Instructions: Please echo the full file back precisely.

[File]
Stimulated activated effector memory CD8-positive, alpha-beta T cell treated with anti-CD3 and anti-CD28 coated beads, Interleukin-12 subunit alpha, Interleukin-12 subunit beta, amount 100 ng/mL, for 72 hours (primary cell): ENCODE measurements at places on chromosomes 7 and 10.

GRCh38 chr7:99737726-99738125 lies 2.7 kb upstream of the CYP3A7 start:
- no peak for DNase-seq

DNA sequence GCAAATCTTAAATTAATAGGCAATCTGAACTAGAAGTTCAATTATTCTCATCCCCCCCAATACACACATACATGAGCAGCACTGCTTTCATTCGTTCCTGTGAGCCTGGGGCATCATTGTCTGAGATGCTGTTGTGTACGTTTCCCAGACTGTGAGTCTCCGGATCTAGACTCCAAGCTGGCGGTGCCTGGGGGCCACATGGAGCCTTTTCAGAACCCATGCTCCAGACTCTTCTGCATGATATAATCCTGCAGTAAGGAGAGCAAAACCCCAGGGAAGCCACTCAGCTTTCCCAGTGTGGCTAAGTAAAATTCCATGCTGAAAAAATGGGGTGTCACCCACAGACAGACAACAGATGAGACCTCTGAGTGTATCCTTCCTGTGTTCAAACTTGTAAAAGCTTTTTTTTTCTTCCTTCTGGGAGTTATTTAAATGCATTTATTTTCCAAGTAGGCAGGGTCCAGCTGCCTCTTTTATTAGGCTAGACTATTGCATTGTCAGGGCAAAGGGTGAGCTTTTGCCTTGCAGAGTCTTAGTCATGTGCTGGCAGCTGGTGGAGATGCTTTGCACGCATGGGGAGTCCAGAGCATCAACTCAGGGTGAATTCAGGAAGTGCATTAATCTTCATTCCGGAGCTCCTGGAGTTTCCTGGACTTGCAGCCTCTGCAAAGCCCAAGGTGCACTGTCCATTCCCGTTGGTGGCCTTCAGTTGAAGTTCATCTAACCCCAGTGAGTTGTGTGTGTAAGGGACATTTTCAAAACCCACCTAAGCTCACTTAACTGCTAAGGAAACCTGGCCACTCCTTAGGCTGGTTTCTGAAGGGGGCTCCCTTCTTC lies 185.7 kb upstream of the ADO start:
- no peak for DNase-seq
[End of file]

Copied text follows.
Stimulated activated effector memory CD8-positive, alpha-beta T cell treated with anti-CD3 and anti-CD28 coated beads, Interleukin-12 subunit alpha, Interleukin-12 subunit beta, amount 100 ng/mL, for 72 hours (primary cell): ENCODE measurements at places on chromosomes 7 and 10.

GRCh38 chr7:99737726-99738125 lies 2.7 kb upstream of the CYP3A7 start:
- no peak for DNase-seq

DNA sequence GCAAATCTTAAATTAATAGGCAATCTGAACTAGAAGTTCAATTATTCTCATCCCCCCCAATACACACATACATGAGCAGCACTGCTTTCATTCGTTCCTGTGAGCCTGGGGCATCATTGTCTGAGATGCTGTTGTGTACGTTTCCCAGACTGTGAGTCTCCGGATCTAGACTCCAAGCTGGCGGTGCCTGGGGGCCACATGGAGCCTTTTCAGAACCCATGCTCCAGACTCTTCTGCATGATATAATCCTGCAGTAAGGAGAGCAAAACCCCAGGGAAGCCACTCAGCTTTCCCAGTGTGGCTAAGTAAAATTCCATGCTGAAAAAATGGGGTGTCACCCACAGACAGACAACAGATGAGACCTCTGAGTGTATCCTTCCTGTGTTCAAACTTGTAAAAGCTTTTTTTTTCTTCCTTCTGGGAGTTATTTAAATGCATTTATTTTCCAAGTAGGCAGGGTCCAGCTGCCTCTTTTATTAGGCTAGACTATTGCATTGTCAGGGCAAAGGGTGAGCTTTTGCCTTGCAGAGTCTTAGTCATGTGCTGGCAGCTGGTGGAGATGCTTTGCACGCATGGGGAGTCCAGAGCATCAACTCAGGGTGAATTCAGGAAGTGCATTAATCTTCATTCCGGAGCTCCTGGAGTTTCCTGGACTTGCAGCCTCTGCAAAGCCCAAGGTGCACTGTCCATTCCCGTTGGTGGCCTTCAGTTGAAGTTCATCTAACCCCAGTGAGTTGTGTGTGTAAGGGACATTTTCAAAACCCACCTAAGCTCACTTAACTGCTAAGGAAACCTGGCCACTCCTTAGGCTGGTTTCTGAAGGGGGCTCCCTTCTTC lies 185.7 kb upstream of the ADO start:
- no peak for DNase-seq